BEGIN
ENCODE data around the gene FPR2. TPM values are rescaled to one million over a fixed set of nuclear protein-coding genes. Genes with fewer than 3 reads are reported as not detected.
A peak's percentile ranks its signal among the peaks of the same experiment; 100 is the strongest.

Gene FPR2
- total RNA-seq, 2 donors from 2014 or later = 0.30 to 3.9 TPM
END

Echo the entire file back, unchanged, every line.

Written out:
ENCODE data around the gene FPR2. TPM values are rescaled to one million over a fixed set of nuclear protein-coding genes. Genes with fewer than 3 reads are reported as not detected.
A peak's percentile ranks its signal among the peaks of the same experiment; 100 is the strongest.

Gene FPR2
- total RNA-seq, 2 donors from 2014 or later = 0.30 to 3.9 TPM